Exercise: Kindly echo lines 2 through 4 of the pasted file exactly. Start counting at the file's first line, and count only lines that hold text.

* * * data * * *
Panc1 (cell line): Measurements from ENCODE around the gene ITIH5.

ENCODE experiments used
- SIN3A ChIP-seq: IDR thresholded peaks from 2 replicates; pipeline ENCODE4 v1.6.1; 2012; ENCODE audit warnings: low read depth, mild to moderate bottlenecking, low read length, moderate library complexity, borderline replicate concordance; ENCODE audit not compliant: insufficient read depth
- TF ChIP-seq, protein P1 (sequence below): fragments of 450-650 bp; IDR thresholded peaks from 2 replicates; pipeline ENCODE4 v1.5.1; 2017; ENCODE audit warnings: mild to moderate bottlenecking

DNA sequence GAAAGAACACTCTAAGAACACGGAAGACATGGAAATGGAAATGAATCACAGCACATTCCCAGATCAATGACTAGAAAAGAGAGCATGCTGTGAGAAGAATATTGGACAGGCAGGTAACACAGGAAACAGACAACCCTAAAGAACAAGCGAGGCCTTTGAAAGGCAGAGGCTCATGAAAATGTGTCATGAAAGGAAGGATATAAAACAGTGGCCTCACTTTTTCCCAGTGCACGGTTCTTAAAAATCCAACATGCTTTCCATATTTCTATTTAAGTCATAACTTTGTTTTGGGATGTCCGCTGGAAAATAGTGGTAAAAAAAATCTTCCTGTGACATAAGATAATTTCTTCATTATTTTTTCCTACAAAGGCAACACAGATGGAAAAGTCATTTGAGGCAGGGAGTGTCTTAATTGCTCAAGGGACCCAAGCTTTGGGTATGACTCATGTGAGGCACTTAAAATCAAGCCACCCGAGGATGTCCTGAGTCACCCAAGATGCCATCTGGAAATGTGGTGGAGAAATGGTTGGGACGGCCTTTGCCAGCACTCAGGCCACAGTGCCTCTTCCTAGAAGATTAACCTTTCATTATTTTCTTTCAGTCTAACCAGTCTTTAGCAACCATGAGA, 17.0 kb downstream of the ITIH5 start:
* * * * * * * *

ENCODE experiments used
- SIN3A ChIP-seq: IDR thresholded peaks from 2 replicates; pipeline ENCODE4 v1.6.1; 2012; ENCODE audit warnings: low read depth, mild to moderate bottlenecking, low read length, moderate library complexity, borderline replicate concordance; ENCODE audit not compliant: insufficient read depth
- TF ChIP-seq, protein P1 (sequence below): fragments of 450-650 bp; IDR thresholded peaks from 2 replicates; pipeline ENCODE4 v1.5.1; 2017; ENCODE audit warnings: mild to moderate bottlenecking